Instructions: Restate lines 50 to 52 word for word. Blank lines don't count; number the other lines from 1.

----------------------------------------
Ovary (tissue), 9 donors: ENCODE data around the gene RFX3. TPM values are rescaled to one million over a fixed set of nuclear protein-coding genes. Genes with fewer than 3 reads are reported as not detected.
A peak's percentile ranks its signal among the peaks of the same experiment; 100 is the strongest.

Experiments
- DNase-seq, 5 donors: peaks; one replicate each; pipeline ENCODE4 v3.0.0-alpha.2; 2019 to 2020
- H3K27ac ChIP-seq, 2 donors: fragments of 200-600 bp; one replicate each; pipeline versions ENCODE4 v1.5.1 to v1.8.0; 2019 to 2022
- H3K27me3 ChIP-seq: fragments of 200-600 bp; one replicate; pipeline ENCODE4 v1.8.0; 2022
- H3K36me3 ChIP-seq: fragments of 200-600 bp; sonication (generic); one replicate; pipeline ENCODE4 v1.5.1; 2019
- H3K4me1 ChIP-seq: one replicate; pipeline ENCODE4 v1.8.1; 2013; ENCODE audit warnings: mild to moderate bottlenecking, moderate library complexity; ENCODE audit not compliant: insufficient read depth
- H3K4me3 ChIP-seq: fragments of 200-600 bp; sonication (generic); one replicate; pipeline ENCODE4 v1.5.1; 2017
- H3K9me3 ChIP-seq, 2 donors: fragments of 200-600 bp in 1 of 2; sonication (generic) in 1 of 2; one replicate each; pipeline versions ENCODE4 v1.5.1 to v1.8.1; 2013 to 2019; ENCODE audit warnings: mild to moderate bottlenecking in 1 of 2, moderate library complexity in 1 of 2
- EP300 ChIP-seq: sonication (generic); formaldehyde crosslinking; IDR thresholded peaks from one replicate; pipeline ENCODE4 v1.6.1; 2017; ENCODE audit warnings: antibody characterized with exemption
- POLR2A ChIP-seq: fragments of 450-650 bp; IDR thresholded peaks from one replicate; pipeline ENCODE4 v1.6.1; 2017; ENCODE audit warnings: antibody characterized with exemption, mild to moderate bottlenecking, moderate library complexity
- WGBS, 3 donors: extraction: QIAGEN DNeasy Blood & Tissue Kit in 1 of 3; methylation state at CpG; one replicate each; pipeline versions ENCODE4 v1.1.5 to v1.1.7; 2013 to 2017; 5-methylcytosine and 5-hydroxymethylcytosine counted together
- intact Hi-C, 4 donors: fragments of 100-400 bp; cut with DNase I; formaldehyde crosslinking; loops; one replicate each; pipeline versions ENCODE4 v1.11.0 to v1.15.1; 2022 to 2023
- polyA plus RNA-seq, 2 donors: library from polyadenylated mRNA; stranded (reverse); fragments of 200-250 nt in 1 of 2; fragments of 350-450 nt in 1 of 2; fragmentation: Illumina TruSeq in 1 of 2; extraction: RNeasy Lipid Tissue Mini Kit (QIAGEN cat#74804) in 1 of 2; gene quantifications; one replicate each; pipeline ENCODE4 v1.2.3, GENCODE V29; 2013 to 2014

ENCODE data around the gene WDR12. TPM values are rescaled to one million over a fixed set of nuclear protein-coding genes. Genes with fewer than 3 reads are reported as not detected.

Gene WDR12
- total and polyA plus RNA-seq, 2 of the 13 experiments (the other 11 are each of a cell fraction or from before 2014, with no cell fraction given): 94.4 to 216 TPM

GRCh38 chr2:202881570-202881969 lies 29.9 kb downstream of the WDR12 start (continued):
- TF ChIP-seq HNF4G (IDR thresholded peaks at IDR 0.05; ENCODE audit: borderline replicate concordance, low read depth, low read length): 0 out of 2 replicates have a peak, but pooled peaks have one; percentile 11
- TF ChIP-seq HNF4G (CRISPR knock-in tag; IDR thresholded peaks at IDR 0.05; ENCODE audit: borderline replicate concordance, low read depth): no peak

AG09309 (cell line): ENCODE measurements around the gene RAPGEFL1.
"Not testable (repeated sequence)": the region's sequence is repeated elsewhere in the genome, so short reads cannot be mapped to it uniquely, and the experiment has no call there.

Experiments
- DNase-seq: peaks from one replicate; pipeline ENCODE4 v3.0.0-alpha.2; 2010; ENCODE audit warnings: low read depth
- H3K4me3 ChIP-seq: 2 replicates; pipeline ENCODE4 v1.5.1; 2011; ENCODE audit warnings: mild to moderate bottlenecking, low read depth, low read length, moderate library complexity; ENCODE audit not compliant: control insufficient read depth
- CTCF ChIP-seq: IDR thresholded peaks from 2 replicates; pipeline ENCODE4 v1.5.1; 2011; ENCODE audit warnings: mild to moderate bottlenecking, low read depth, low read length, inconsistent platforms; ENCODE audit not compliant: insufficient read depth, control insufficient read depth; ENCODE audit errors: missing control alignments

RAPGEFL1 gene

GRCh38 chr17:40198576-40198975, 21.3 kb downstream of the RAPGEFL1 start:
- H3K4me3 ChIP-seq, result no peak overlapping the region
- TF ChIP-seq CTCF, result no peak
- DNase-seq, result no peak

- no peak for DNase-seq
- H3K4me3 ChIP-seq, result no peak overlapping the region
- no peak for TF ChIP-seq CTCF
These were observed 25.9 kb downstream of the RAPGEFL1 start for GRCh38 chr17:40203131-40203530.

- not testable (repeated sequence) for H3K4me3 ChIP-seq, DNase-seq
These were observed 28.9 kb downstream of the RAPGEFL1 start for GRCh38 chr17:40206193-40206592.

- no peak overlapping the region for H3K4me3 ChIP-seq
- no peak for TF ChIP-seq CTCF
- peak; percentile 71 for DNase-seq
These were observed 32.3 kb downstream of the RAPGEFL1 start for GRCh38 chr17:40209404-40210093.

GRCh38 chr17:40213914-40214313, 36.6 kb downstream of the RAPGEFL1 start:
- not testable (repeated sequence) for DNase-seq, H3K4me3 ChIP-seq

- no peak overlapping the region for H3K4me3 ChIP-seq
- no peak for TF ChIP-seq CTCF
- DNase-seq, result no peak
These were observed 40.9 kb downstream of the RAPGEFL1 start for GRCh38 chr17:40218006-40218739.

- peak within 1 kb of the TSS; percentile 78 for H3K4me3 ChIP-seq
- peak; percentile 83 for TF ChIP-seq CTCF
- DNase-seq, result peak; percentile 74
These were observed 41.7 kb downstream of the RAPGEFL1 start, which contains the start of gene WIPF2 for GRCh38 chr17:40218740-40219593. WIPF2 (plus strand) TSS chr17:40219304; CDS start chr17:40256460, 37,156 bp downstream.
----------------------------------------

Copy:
- peak; percentile 83 for TF ChIP-seq CTCF
- DNase-seq, result peak; percentile 74
These were observed 41.7 kb downstream of the RAPGEFL1 start, which contains the start of gene WIPF2 for GRCh38 chr17:40218740-40219593. WIPF2 (plus strand) TSS chr17:40219304; CDS start chr17:40256460, 37,156 bp downstream.